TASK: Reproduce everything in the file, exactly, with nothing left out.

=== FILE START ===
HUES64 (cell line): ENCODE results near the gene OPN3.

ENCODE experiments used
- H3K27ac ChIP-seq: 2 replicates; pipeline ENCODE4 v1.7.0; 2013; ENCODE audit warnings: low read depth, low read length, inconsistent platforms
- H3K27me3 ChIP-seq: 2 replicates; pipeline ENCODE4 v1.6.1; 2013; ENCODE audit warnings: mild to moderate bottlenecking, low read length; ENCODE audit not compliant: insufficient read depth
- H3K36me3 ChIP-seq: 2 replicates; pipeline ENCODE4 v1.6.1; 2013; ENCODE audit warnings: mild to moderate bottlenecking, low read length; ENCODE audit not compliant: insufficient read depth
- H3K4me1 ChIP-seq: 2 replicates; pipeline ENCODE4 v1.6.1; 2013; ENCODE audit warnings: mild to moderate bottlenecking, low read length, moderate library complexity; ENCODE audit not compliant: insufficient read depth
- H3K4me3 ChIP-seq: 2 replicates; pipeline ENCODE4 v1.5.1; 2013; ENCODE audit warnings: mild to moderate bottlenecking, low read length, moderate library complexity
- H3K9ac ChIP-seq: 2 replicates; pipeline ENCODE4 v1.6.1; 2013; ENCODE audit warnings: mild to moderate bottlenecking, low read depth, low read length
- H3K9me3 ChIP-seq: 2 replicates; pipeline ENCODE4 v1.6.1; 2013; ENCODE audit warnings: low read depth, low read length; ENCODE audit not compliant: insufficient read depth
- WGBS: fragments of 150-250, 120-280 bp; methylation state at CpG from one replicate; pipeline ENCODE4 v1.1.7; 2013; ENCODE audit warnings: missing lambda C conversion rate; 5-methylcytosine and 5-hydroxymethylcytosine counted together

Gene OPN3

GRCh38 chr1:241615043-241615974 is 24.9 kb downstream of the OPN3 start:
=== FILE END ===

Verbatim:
HUES64 (cell line): ENCODE results near the gene OPN3.

ENCODE experiments used
- H3K27ac ChIP-seq: 2 replicates; pipeline ENCODE4 v1.7.0; 2013; ENCODE audit warnings: low read depth, low read length, inconsistent platforms
- H3K27me3 ChIP-seq: 2 replicates; pipeline ENCODE4 v1.6.1; 2013; ENCODE audit warnings: mild to moderate bottlenecking, low read length; ENCODE audit not compliant: insufficient read depth
- H3K36me3 ChIP-seq: 2 replicates; pipeline ENCODE4 v1.6.1; 2013; ENCODE audit warnings: mild to moderate bottlenecking, low read length; ENCODE audit not compliant: insufficient read depth
- H3K4me1 ChIP-seq: 2 replicates; pipeline ENCODE4 v1.6.1; 2013; ENCODE audit warnings: mild to moderate bottlenecking, low read length, moderate library complexity; ENCODE audit not compliant: insufficient read depth
- H3K4me3 ChIP-seq: 2 replicates; pipeline ENCODE4 v1.5.1; 2013; ENCODE audit warnings: mild to moderate bottlenecking, low read length, moderate library complexity
- H3K9ac ChIP-seq: 2 replicates; pipeline ENCODE4 v1.6.1; 2013; ENCODE audit warnings: mild to moderate bottlenecking, low read depth, low read length
- H3K9me3 ChIP-seq: 2 replicates; pipeline ENCODE4 v1.6.1; 2013; ENCODE audit warnings: low read depth, low read length; ENCODE audit not compliant: insufficient read depth
- WGBS: fragments of 150-250, 120-280 bp; methylation state at CpG from one replicate; pipeline ENCODE4 v1.1.7; 2013; ENCODE audit warnings: missing lambda C conversion rate; 5-methylcytosine and 5-hydroxymethylcytosine counted together

Gene OPN3

GRCh38 chr1:241615043-241615974 is 24.9 kb downstream of the OPN3 start: